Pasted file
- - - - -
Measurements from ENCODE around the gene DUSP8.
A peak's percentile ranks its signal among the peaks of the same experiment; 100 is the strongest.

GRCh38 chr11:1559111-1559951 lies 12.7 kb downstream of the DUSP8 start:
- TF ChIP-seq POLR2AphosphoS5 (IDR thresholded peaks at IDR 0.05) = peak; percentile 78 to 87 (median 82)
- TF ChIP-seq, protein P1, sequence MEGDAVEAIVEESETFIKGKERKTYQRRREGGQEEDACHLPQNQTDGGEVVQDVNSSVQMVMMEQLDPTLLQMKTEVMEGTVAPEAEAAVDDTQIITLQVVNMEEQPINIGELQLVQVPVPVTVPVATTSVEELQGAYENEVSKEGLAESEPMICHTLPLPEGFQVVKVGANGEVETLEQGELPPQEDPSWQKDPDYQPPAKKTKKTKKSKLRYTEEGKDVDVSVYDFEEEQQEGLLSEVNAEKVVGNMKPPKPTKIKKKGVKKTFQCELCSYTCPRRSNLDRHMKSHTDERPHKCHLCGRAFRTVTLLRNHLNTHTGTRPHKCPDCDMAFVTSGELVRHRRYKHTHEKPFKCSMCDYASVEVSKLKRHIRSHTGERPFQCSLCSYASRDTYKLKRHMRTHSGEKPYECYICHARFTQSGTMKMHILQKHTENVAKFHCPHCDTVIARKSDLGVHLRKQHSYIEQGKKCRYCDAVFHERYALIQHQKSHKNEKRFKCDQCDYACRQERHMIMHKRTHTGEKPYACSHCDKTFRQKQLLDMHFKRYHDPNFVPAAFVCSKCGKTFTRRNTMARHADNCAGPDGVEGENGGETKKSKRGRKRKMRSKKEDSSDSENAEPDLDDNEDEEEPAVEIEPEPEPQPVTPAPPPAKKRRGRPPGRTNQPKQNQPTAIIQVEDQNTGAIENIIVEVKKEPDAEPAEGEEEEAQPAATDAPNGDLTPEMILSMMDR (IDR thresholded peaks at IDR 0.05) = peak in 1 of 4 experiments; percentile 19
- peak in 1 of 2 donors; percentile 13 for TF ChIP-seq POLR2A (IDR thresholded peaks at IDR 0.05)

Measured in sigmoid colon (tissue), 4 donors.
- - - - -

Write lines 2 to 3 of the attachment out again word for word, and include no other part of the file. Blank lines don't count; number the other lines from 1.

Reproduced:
A peak's percentile ranks its signal among the peaks of the same experiment; 100 is the strongest.

GRCh38 chr11:1559111-1559951 lies 12.7 kb downstream of the DUSP8 start: